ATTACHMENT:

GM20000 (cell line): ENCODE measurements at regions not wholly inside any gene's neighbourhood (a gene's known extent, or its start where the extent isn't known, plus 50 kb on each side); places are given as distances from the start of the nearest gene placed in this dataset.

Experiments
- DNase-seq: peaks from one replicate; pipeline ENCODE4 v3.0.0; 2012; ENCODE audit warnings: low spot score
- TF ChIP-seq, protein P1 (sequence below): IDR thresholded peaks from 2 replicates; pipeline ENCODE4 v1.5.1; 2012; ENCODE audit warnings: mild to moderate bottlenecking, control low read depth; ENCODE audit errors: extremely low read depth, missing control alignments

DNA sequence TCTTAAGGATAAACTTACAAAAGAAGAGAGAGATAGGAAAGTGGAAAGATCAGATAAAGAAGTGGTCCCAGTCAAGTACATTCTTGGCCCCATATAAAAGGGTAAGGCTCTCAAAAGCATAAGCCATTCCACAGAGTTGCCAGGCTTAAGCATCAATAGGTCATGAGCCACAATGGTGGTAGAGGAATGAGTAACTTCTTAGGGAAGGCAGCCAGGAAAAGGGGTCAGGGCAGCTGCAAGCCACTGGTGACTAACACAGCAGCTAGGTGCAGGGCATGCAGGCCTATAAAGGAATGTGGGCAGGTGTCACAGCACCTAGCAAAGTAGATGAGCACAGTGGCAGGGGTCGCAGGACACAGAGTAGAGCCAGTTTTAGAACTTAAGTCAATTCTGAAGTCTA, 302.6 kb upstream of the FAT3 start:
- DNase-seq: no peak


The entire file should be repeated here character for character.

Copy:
GM20000 (cell line): ENCODE measurements at regions not wholly inside any gene's neighbourhood (a gene's known extent, or its start where the extent isn't known, plus 50 kb on each side); places are given as distances from the start of the nearest gene placed in this dataset.

Experiments
- DNase-seq: peaks from one replicate; pipeline ENCODE4 v3.0.0; 2012; ENCODE audit warnings: low spot score
- TF ChIP-seq, protein P1 (sequence below): IDR thresholded peaks from 2 replicates; pipeline ENCODE4 v1.5.1; 2012; ENCODE audit warnings: mild to moderate bottlenecking, control low read depth; ENCODE audit errors: extremely low read depth, missing control alignments

DNA sequence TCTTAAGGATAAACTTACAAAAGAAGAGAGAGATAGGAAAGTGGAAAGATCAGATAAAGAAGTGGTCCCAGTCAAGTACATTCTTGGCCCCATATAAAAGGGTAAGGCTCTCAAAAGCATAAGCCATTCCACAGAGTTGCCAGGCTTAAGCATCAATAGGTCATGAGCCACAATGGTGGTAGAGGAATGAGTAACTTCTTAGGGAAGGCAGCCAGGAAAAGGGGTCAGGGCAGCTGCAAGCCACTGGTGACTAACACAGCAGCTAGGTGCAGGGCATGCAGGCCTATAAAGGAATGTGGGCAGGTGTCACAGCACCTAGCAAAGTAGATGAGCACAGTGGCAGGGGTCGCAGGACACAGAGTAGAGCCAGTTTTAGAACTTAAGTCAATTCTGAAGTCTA, 302.6 kb upstream of the FAT3 start:
- DNase-seq: no peak